To start with a pedantic point I refuse to call any computer game an RPG. Milton-Bradley has produced more RPG-like games than any computer claimant. Thesr are adventure and dungeon crawl games.
That aside, someone mentioned in a thread mentioned that early Elder Scrolls game bore a resemblance to RuneQuest rules, which honestly never occurred to me. It led to a question I am not the first NeoGrog to wonder: what happened to computer crawlers?
Compare: Fallout to Fallout 3, Baldur's Gate to Dragon Age, Daggerfall to Skyrim, Goldbox to Neverwinter Nights.
In every case these properties and developers went from hardcore (no 'world levels with you' nonsense) as o what are basically a linear, impossible to lose version of God of War with more dialogue. I'm not even saying the latter games are bad, but they have basically nothing in common with their predecessors except spells and swords.
There are still independent companies producing these hardcore sandbox games - Avernum comes to mind - but they're comically niche. It looks like not only thr broader world of gaming but the originators of hexcrawl/tabletop rulesets have utterly abandoned all pretence of making anything like the classics. Is it just me or did the exact same thing happen to Wizards of the Coast?
To speculate why I might say: 1. early computer crawlers were run on machines generally owned by nerds, who were also in the height of the classic Glorantha and D&D tabletop craze; 2 fantasy fiction was a lot less stereotyped and a lot more brutal at the time; 3 old computers couldn't handle more graphics. An expansion meant more mechanical and object content that didn't have to be loaded unless a player had it or was near it (towns, monsters, npc dialogue). This meant that a new rpg or expansion would be almost entirely real content, I.e. not skins for your character or shinier mountains; 4 back then gamers didn't have a lot of options, people who didn't like high lethality games requiring a ton of thought and even mapping skills simply whined and got ignored.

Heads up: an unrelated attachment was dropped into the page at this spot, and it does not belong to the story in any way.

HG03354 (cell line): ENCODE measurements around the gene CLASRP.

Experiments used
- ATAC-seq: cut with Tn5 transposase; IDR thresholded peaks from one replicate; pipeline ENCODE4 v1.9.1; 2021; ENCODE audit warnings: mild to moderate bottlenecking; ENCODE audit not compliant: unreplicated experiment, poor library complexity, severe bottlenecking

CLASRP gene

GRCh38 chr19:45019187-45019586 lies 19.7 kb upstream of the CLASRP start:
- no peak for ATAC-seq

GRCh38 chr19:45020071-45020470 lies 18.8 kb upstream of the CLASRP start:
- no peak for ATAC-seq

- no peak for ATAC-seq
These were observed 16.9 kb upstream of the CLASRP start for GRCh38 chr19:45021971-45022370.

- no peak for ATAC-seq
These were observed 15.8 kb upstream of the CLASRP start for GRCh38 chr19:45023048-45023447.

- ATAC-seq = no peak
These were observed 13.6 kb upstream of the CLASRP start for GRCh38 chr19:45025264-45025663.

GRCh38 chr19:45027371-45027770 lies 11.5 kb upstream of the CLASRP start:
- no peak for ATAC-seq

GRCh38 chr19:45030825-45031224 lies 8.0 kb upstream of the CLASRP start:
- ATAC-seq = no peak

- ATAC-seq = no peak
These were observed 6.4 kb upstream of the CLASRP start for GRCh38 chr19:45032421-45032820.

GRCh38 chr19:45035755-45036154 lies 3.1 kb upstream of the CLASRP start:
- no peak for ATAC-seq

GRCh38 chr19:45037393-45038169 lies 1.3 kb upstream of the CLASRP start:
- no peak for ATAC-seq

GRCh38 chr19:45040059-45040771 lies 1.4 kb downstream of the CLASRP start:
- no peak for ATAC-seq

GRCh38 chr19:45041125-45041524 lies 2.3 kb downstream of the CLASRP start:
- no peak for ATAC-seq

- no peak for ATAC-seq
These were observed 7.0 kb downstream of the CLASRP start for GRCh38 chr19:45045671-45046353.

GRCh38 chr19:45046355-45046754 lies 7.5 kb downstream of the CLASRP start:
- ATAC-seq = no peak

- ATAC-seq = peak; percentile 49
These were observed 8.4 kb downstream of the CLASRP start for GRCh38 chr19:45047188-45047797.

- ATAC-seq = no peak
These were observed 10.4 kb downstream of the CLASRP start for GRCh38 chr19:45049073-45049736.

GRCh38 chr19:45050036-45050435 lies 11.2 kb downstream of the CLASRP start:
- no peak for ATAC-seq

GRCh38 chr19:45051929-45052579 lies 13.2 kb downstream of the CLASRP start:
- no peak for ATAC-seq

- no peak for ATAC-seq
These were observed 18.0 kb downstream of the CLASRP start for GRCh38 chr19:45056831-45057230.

You fast forward and the industry is catering to masses who have access to computers, who don't care about tabletop RPGs and would rather have dynamic lighting for the trol ls ballsack than options like climbing and door busting (and it is the 3d environments that are the biggest constraint on replicating and the huge scale and interactivty of old games).
Though not exactly parallel, I do feel like the same thing happened to the RPG market. I have talked to both tabletop and PC gamers who can not imagine anyone would want high lethality, interpretative rules and 'unbalanced' character races. On the tabletop front, the castration of GM authority by rules mongering and concessions to players who want to play unique superheroes have also altered the expectations of many gamers, in part because they are drawing on video game and softcore fantasy tropes.
Of course there's nothing to stop us from playing old games, tabletop or computer, (aside from an inability to find and run them) but I think that the days of me caring about new, mass marketed products are over.
And Chaosium does seem like an exception, tabletop wise, as does GURPS, but though I know there are players I've never met a single one at the local hobby stores. Its almost ALL Pathfinder and World od Darkness.